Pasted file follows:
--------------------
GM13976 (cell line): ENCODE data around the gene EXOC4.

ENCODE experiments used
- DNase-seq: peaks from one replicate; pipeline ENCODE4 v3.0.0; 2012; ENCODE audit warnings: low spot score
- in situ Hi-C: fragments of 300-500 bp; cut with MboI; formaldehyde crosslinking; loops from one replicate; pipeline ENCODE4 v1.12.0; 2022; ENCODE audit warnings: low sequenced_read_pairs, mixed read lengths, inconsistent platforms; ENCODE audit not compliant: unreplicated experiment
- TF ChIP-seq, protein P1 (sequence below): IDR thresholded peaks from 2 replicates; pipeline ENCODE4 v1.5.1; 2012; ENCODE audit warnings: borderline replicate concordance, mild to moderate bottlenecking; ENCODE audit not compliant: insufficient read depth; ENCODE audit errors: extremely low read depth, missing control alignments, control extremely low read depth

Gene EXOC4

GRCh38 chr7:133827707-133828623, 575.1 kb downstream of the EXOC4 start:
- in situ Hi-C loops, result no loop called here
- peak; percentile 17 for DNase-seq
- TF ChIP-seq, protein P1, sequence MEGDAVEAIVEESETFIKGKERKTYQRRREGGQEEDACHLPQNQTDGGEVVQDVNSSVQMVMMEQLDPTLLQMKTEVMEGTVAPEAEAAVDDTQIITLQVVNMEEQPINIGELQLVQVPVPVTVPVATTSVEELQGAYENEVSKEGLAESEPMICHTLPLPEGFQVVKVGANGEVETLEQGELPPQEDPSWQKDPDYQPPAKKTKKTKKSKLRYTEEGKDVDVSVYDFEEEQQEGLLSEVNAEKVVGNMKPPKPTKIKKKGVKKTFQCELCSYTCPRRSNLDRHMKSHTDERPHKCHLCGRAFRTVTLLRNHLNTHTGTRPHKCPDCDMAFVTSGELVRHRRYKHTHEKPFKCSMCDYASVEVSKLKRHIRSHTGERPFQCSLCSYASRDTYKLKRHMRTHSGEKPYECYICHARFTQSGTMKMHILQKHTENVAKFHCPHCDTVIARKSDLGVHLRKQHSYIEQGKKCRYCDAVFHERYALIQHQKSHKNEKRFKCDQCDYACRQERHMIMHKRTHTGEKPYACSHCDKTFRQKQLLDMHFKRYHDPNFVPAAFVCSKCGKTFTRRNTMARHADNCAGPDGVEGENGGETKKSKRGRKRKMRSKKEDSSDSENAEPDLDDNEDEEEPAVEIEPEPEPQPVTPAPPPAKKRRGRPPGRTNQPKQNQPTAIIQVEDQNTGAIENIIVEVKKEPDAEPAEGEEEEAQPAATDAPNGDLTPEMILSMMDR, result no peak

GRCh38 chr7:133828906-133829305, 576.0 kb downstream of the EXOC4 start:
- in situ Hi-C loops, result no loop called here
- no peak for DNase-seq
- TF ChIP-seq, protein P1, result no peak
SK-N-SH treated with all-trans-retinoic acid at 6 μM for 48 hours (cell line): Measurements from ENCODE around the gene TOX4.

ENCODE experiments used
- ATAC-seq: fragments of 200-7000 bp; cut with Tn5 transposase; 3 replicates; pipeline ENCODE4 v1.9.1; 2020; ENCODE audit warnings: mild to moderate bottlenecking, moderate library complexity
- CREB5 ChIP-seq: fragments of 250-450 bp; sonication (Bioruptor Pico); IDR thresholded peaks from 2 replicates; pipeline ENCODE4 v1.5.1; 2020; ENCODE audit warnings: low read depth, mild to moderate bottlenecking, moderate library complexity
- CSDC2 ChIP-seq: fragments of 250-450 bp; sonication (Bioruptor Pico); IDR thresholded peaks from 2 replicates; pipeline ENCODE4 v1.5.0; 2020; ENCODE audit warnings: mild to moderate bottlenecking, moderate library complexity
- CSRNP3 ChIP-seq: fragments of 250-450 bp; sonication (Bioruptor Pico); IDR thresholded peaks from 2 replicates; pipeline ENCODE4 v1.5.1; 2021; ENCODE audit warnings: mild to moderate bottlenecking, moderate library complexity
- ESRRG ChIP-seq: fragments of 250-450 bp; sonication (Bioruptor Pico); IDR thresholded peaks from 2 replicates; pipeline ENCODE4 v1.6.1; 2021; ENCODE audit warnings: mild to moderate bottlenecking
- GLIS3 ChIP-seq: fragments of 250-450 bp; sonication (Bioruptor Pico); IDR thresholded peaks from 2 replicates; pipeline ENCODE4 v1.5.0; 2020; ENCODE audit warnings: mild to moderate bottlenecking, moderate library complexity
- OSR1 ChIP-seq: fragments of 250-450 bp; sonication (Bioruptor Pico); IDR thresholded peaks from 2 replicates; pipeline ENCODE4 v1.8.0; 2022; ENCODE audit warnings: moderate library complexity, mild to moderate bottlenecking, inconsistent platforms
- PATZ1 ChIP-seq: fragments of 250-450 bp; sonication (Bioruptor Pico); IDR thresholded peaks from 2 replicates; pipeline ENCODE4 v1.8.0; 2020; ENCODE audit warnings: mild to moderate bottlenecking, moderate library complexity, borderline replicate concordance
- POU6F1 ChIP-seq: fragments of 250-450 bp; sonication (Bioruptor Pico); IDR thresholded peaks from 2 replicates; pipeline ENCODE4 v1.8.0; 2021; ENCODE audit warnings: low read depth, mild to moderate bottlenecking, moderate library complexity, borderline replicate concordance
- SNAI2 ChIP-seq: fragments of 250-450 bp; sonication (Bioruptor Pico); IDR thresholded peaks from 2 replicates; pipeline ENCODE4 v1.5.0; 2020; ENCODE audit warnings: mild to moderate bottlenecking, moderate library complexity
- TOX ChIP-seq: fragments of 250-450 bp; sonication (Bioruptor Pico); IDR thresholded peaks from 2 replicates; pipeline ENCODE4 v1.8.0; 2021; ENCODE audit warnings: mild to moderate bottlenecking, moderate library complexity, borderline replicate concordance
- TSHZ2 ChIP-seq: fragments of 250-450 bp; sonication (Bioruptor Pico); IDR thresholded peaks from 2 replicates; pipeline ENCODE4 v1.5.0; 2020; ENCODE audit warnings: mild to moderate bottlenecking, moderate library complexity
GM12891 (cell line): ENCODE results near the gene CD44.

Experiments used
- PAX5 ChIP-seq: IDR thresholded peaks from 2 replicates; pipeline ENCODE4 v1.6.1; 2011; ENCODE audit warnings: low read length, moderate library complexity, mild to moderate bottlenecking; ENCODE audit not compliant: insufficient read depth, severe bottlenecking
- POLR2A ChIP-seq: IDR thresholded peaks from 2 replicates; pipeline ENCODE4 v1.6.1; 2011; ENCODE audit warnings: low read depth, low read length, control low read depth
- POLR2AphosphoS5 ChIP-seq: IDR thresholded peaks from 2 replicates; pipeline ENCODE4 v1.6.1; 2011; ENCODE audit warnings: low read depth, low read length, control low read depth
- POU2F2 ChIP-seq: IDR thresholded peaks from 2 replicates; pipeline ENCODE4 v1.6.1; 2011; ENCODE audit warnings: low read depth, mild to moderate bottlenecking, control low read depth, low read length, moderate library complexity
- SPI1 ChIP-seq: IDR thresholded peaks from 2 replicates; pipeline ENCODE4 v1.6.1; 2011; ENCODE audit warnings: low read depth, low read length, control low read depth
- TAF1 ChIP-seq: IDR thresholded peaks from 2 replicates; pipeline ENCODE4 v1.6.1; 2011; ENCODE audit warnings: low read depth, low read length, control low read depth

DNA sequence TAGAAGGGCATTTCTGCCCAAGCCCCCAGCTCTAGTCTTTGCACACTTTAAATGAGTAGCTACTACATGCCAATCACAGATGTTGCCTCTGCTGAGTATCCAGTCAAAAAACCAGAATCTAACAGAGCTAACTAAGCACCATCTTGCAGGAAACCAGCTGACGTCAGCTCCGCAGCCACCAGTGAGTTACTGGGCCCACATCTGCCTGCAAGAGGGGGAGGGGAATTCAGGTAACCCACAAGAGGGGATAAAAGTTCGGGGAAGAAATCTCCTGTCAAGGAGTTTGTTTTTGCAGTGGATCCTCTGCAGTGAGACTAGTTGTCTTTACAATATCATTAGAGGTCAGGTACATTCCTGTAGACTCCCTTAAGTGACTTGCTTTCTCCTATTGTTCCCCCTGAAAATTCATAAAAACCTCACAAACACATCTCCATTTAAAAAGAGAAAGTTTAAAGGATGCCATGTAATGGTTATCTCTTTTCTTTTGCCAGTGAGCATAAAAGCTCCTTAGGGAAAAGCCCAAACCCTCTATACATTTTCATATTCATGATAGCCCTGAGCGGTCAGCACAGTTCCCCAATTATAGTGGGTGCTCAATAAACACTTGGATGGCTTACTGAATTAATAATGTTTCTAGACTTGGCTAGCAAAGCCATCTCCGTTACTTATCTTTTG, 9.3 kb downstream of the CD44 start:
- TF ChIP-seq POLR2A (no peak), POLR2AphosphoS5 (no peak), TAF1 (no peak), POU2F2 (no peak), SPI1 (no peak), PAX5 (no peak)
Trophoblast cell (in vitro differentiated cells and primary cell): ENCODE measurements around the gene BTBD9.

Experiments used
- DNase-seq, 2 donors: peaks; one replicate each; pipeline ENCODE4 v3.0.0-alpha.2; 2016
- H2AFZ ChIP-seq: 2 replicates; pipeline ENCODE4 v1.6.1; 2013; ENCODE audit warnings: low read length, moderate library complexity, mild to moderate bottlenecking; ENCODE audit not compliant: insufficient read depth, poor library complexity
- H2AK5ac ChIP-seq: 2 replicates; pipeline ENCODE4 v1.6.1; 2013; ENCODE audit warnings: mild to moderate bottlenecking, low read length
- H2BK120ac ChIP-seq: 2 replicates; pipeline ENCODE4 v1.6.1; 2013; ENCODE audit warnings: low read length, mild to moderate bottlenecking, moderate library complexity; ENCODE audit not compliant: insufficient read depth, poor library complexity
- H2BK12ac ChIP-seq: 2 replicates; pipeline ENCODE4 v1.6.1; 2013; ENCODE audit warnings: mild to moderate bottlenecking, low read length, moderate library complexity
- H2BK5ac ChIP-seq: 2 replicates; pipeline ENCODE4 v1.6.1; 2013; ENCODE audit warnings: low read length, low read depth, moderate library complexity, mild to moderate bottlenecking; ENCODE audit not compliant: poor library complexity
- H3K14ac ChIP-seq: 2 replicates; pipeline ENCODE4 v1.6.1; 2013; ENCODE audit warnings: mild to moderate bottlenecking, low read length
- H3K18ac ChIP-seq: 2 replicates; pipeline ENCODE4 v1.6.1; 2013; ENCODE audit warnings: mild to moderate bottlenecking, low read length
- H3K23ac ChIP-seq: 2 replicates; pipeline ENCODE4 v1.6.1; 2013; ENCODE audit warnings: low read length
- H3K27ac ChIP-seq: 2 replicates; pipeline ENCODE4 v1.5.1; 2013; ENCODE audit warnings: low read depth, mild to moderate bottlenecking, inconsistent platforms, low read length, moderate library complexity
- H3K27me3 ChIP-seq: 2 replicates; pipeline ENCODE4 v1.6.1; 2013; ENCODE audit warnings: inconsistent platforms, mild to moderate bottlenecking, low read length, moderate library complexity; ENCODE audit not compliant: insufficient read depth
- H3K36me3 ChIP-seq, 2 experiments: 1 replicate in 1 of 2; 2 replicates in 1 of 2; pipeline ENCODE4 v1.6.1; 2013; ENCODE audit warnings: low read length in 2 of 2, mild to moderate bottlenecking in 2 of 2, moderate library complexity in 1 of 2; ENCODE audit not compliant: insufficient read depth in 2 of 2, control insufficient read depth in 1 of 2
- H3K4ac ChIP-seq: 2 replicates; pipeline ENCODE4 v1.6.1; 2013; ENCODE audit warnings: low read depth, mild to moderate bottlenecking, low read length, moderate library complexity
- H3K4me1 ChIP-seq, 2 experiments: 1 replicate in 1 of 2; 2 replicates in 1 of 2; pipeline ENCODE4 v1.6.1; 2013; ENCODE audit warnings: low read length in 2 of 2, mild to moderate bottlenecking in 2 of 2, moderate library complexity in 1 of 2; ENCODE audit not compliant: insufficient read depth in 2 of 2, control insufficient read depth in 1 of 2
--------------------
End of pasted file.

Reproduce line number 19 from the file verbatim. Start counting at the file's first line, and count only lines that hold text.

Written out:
- CSDC2 ChIP-seq: fragments of 250-450 bp; sonication (Bioruptor Pico); IDR thresholded peaks from 2 replicates; pipeline ENCODE4 v1.5.0; 2020; ENCODE audit warnings: mild to moderate bottlenecking, moderate library complexity